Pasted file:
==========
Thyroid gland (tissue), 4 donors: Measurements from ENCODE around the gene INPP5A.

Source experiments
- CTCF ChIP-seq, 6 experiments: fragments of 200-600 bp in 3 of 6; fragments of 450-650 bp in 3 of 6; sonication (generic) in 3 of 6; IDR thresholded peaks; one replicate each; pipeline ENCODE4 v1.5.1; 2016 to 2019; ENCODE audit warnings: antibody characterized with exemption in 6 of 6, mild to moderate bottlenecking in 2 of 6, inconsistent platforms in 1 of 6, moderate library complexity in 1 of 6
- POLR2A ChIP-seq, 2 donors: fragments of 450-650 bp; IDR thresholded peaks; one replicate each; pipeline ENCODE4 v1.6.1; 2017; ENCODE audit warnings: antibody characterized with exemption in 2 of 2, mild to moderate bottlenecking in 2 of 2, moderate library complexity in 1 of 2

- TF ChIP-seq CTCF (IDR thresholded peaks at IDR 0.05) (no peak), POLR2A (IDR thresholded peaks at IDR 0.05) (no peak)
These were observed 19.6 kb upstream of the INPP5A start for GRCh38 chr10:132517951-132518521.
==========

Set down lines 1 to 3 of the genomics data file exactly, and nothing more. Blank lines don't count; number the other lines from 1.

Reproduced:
Thyroid gland (tissue), 4 donors: Measurements from ENCODE around the gene INPP5A.

Source experiments
- CTCF ChIP-seq, 6 experiments: fragments of 200-600 bp in 3 of 6; fragments of 450-650 bp in 3 of 6; sonication (generic) in 3 of 6; IDR thresholded peaks; one replicate each; pipeline ENCODE4 v1.5.1; 2016 to 2019; ENCODE audit warnings: antibody characterized with exemption in 6 of 6, mild to moderate bottlenecking in 2 of 6, inconsistent platforms in 1 of 6, moderate library complexity in 1 of 6